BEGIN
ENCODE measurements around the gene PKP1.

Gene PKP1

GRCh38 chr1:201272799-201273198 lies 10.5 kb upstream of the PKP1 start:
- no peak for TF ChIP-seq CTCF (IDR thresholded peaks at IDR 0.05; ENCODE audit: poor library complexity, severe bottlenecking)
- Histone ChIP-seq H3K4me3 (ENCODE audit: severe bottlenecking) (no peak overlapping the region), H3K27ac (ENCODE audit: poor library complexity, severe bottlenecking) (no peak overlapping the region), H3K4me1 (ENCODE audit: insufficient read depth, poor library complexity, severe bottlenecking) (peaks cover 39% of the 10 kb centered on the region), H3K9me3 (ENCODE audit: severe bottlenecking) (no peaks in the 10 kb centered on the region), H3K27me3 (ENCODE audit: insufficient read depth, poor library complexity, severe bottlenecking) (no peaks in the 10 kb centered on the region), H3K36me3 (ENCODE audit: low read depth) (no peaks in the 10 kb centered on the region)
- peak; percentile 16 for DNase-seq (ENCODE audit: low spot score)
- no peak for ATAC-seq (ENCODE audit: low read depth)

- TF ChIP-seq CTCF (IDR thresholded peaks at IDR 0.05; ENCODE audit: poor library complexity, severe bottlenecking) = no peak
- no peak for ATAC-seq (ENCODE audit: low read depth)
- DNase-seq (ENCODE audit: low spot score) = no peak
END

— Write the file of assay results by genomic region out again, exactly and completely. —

ENCODE measurements around the gene PKP1.

Gene PKP1

GRCh38 chr1:201272799-201273198 lies 10.5 kb upstream of the PKP1 start:
- no peak for TF ChIP-seq CTCF (IDR thresholded peaks at IDR 0.05; ENCODE audit: poor library complexity, severe bottlenecking)
- Histone ChIP-seq H3K4me3 (ENCODE audit: severe bottlenecking) (no peak overlapping the region), H3K27ac (ENCODE audit: poor library complexity, severe bottlenecking) (no peak overlapping the region), H3K4me1 (ENCODE audit: insufficient read depth, poor library complexity, severe bottlenecking) (peaks cover 39% of the 10 kb centered on the region), H3K9me3 (ENCODE audit: severe bottlenecking) (no peaks in the 10 kb centered on the region), H3K27me3 (ENCODE audit: insufficient read depth, poor library complexity, severe bottlenecking) (no peaks in the 10 kb centered on the region), H3K36me3 (ENCODE audit: low read depth) (no peaks in the 10 kb centered on the region)
- peak; percentile 16 for DNase-seq (ENCODE audit: low spot score)
- no peak for ATAC-seq (ENCODE audit: low read depth)

- TF ChIP-seq CTCF (IDR thresholded peaks at IDR 0.05; ENCODE audit: poor library complexity, severe bottlenecking) = no peak
- no peak for ATAC-seq (ENCODE audit: low read depth)
- DNase-seq (ENCODE audit: low spot score) = no peak